Since the formation of the JOC and up to 1939 AEC buses had predominated mainly with Brush and Park Royal bodies, but small numbers had bodies by Metropolitan Cammell Weymann, Northern Counties and Cravens. The first of the low-bridge double deck vehicles arrived in 1943, a type which was used principally on the Holme Valley routes to minimise the risk of accident under the low railway bridge in Woodhead Road, Lockwood.




 The low-bridge fleet eventually totalled 43 buses, 19 Daimler, and 24 AEC with a mixture of Brush, Duple, Northern Coachbuilders, and East Lancs bodies. These buses could also be used in place of single deckers on the Kirkheaton route, as they could clear the low bridge at Kirkheaton Station. One a 1945 Daimler CWA6, bus 217 (CCX777) with 55 seat Duple body which had cost £2676-5-0 and Three AEC Regent III’s 1949, 225 (ECX425) with Northern Coachbuilders 55 seat body which had cost £4014-2-3 and 1954, 234 (HVH234) which cost £4165-14-4 and 1955, 243 (JVH343) both with East Lancashire body’s are all now preserved.




Daimler single deckers with Willowbrook bodies had also featured in the fleet. But in two new experimental one-man single deck buses (Nos. I and 2) supplied by Guy Motors Ltd with under-floor engines were put into service on 1 January, 1952, on the long route to Marsden and Slaithwaite via New Mill, Scholes, Holmflrth and Meltham, and proved to be the forerunners of a fleet of similar vehicles for use on quieter routes. A unique feature of the ‘Ultimate’ tickets initially used on these buses was the fact that the serial numbers were printed ‘upside down’ to enable them to be easily read by the driver when making out his way-bill. Bus 1 (FVH1) with Park Royal Guy body cost £4131 and is the only Huddersfield single deck bus to be preserved.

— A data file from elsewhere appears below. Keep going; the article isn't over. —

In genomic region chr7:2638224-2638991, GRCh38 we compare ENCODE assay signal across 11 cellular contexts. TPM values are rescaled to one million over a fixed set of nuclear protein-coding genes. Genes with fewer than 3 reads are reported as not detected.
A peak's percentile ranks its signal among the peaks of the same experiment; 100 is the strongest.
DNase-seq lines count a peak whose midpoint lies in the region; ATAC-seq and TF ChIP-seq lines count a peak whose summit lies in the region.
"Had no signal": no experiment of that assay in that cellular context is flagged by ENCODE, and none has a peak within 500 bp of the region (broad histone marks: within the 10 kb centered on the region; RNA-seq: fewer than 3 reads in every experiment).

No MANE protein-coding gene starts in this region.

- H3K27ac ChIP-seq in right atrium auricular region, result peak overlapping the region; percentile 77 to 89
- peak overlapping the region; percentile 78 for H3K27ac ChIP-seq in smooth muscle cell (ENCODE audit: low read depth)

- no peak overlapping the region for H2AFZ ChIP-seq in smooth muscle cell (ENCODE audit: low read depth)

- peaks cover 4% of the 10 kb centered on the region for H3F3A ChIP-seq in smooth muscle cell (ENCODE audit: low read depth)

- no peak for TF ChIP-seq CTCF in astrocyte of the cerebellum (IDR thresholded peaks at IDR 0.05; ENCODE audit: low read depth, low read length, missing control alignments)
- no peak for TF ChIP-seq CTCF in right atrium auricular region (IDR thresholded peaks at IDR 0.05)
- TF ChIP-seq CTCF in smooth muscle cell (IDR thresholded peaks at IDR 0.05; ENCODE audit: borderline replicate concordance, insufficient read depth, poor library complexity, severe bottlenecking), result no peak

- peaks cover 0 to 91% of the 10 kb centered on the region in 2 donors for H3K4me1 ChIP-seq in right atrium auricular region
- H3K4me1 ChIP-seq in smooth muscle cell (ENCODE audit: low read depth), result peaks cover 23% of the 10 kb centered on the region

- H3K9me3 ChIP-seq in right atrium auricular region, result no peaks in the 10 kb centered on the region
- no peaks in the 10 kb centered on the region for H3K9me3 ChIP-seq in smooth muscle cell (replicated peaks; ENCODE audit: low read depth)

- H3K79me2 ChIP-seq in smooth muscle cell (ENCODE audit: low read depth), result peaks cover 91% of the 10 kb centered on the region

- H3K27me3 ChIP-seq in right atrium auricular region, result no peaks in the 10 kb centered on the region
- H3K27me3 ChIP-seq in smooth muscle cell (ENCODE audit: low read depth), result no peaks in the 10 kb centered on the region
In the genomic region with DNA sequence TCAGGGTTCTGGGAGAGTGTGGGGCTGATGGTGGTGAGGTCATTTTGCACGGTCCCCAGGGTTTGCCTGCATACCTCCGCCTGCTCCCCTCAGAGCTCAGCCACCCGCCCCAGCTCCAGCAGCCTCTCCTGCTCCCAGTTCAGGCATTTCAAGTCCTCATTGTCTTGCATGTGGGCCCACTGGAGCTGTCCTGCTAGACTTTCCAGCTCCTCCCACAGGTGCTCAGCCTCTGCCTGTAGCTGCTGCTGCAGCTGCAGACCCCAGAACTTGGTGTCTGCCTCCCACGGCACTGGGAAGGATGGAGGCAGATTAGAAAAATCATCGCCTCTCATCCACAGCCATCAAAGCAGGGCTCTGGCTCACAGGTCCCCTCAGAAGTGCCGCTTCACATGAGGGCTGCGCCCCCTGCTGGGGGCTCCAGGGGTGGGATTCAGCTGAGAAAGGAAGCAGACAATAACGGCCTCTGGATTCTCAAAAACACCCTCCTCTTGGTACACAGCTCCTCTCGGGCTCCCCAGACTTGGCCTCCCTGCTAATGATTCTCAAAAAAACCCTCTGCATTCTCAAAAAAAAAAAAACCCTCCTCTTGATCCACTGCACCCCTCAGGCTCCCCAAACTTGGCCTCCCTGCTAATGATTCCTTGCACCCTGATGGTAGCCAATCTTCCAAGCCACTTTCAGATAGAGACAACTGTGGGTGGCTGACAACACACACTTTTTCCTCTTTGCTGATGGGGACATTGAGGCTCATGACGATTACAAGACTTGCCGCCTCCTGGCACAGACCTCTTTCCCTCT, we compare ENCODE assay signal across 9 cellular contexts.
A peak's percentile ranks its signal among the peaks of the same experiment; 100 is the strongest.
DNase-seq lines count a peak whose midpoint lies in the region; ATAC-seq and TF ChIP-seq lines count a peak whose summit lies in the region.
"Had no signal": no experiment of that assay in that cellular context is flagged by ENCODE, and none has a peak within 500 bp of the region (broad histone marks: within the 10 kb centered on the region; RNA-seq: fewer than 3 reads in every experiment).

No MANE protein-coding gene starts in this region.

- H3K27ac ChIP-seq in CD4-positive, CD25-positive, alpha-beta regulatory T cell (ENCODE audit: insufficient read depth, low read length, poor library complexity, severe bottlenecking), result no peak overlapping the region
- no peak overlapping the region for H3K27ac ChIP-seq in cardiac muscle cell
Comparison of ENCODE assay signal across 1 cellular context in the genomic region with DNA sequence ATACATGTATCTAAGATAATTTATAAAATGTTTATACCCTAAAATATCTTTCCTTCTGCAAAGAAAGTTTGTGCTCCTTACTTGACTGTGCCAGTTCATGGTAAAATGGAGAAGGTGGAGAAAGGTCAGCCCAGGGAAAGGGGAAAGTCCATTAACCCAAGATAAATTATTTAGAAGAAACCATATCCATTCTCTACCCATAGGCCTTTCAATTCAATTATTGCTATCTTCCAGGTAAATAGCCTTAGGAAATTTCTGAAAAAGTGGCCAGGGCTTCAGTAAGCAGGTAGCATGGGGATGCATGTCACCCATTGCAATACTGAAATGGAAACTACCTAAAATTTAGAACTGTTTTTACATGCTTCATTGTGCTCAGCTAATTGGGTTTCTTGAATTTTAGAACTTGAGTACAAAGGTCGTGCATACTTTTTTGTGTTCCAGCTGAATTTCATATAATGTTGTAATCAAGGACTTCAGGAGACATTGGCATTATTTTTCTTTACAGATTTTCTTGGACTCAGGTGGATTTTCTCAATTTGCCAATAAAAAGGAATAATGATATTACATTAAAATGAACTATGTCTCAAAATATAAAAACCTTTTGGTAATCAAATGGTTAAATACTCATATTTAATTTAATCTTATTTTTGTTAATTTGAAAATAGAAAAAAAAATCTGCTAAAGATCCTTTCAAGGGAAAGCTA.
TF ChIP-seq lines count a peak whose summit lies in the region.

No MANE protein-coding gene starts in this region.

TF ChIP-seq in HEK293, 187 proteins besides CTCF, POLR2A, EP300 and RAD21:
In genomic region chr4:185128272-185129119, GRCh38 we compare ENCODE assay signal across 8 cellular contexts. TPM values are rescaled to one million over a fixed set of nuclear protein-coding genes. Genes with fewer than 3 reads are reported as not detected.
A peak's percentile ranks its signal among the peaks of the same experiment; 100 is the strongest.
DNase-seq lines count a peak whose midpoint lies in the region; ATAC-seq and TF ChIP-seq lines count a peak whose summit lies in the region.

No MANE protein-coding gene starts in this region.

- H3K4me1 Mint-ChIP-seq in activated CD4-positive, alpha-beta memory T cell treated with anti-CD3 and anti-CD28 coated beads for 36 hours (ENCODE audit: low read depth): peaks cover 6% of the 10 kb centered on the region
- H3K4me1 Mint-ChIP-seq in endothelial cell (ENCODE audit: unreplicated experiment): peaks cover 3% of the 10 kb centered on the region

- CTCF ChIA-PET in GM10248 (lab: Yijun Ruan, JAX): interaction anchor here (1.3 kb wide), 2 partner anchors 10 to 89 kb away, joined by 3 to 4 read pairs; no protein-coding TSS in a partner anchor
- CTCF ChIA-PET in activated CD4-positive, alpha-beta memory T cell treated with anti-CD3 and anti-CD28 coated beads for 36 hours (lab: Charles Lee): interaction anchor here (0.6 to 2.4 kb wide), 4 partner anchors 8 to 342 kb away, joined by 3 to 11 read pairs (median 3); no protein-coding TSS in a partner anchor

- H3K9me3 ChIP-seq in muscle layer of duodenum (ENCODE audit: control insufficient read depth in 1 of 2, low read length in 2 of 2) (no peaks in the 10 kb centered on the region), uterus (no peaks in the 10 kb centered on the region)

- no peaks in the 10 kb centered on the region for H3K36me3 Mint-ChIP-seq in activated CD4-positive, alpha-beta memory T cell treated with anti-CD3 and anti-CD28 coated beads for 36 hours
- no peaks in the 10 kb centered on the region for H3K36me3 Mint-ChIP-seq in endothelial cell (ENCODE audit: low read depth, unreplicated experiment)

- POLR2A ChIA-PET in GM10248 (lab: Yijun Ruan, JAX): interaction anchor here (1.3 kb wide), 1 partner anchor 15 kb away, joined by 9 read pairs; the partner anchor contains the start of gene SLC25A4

The return ticket facility on the joint service to Dewsbury was withdrawn on 20 June, 1964. This had been the only route upon which such tickets had been available for many years.

In post-war years the JOC remained faithful to AEC double deck buses, generally with Park Royal, East Lancashire and Roe bodies two highbridge AEC Regent III with East Lancashire body 178 (JVH378)  and 181 (JVH381) are preserved.

 In 1962 when they acquired Leylands and Daimlers both with bodywork by Roe. The JOC ceased to exist on 30 September, 1969, when the Corporation took over the railway-owned portion of the undertaking; as part of the deal Huddersfield withdrew from operating on the Huddersfield-Dewsbury and Halifax-Huddersfield-Sheffield services.

Since railway nationalisation on 1 January, 1948 the railway-owned part of the JOC had successively been vested in The Railway Executive, British Transport Commission, British Railways Board, and finally Amalgamated Passenger Transport Ltd whose names had appeared as legal owners on the sides of odd-numbered buses over the years.




The trolleybus services on the Brackenhall-Lockwood, and Riddings-Newsome South routes were abandoned on 13 July, 1966, and replaced by Corporation motor buses. A new plan for the co-ordination of these services with certain JOC routes followed this conversion, but it was not until 6 April, 1967 that the new proposals were put into effect. New through services were then introduced as follows, worked jointly by the Corporation and JOC buses: Newsome South-Rastrick-Brighouse-Bailiff Bridge. Meltham-Netherton- Riddings-Deighton. Holme/Parkhead/Holmfirth- Brackenhall. These new services provided improved cross-town facilities.